Yes. Counterfactual definiteness is a metaphysical position. It holds that definite prediction is possible because of a sufficiently deterministic world. Counterfactual definiteness does not hold for phenomena for knowledge of which one needs essentially quantum techniques. In other words, in general, the result of an observation of a quantum phenomenon is not predictable. Perhaps I am mistaken, but I think we know that without needing to rely on Bell experiments? It is evident in the Heisenberg uncertainty principle? But yes, Bell experiments exhibit quantum unpredictability.
Please excuse my edit conflict whinge! I was tired, and I was not familiar with the editing resources of my machine! I soon learnt how to do it.Chjoaygame (talk) 21:31, 3 October 2015 (UTC)
I'd say, quantum mechanics gives us
• predictions;
• point of view.
Accordingly, a physicist can
• be happy with the predictions and the point of view;
• be shocked by the point of view but accept the predictions;
• be shocked by the point of view and hope that some "outrageous" predictions are wrong.
It seems, you belong to the first group (happy with the predictions and the point of view). Indeed, you write "It is evident in the Heisenberg uncertainty principle?" etc. That is OK, of course. But then, what do you seek on this page?? Bell theorem means nothing for the first group. Just work in the quantum mechanics, do the calculations and be happy. Bell theorem is of interest for the shocked. Boris Tsirelson (talk) 05:44, 4 October 2015 (UTC)

### thank you

Thank you for this very interesting comment. Beyond saying that I think the sources that I have so far encountered fail miserably to provide an even remotely adequate, consistent, and coherent point of view about which one could be either happy or unhappy, and I am very unhappy about that failure, for the present I will refrain from further reply because it is forbidden to use this page as a discussion forum as distinct from an article forge. I will think about it. Perhaps personal talk pages suggest themselves?Chjoaygame (talk) 10:07, 4 October 2015 (UTC)

As a physcist (of sorts) I fit firmly into the 'be happy with the predictions and the point of view' camp but I am stll interested in the results of Bell tests.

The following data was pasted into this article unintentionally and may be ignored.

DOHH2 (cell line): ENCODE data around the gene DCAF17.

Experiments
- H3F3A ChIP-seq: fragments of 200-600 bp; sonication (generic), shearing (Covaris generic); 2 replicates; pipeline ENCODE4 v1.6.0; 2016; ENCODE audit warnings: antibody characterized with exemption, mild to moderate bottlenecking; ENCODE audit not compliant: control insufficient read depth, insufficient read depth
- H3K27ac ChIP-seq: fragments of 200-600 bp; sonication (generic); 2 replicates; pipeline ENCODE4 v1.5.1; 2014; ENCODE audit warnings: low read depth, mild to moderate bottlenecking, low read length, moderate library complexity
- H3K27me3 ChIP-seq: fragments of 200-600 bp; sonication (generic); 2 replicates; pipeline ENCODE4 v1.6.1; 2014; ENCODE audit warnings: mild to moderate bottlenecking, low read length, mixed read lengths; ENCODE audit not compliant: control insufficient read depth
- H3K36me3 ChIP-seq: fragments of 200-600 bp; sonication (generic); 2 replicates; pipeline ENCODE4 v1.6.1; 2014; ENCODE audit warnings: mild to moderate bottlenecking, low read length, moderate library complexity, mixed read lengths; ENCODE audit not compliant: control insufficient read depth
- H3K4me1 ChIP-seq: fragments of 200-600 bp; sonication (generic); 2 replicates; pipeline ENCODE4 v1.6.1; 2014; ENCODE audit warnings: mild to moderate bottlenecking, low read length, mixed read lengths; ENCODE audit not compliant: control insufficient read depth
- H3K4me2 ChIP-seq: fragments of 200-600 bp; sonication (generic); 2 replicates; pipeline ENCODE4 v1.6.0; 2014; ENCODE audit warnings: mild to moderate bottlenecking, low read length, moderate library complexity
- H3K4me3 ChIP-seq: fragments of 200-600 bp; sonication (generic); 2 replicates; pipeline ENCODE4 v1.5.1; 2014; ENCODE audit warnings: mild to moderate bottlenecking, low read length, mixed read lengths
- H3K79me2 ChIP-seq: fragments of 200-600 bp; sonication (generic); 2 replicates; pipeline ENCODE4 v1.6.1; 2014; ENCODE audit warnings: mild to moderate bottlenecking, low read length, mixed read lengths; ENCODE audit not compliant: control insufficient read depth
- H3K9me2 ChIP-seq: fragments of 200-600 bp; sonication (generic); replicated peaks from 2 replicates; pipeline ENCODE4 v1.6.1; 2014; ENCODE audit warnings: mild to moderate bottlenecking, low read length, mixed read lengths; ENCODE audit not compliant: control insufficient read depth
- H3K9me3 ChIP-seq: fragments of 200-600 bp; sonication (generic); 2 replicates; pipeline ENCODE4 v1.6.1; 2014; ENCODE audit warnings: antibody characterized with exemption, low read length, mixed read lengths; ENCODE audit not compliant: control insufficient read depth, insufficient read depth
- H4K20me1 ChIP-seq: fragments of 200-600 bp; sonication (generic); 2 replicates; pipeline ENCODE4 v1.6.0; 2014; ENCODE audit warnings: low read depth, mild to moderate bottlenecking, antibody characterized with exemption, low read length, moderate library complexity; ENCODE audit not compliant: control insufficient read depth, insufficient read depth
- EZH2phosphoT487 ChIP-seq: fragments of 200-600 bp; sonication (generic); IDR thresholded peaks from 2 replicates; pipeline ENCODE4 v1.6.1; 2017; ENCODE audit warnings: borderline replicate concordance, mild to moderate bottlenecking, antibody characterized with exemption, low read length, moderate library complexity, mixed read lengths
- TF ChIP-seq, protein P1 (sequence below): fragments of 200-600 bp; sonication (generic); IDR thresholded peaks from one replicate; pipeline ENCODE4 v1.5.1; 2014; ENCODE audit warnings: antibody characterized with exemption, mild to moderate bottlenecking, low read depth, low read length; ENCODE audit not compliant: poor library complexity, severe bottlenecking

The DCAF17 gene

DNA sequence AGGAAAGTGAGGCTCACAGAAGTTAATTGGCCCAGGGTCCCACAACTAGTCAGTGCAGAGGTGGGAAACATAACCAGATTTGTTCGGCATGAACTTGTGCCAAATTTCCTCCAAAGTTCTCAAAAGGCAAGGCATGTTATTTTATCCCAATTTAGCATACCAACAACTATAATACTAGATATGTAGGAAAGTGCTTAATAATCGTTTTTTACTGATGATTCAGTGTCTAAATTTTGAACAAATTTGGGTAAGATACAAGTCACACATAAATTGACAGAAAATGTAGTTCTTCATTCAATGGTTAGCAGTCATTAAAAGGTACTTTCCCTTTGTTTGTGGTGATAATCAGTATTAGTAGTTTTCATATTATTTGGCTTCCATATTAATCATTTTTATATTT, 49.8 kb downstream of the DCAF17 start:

I have just seen the Khrennikov paper and have not followed all the maths yet but my initial impression, from reading just the abstract, is that there might be something in it. It would be a pity if Bell tests were made even harder but if that is the case we just have to accept it. Martin Hogbin (talk) 16:57, 4 October 2015 (UTC)
Hmm. I read it the other way !! As I read it, the Khrennikov view is that the tests, properly analyzed, are so easy you can drive a truck through them. The customarily celebrated tight tests are just artefacts of mistaken logic, if construed as tests of metaphysical positions, such a 'locality'. The Bell tests, as they are celebrated, just corroborate that every experiment can be analyzed, though only up to a point, in terms of waves, and in terms of particles, and no experiment, with genuine quantum phenomena, can be fully analyzed by either waves or particles alone.Chjoaygame (talk) 17:40, 4 October 2015 (UTC)

### Now I see

Now I see. The ad hoc term 'context' is a way of using Jeffreys' idea that a statement of the data on which it is based must accompany every statement of a probability, without acknowledging Jeffreys' priority. In more detail, for example, the expression 'the probability of detecting a prescribed position state of a particle, given the detection of its prescribed momentum state' has no meaning, because the prescriptions are inconsistent and inadequate. On the other hand, it does make sense to speak of 'the probability of detecting a prescribed position state of a particle, given its preparation in a prescribed momentum state', because the prescriptions are consistent and adequate.Chjoaygame (talk) 14:56, 4 October 2015 (UTC)Chjoaygame (talk) 15:30, 4 October 2015 (UTC)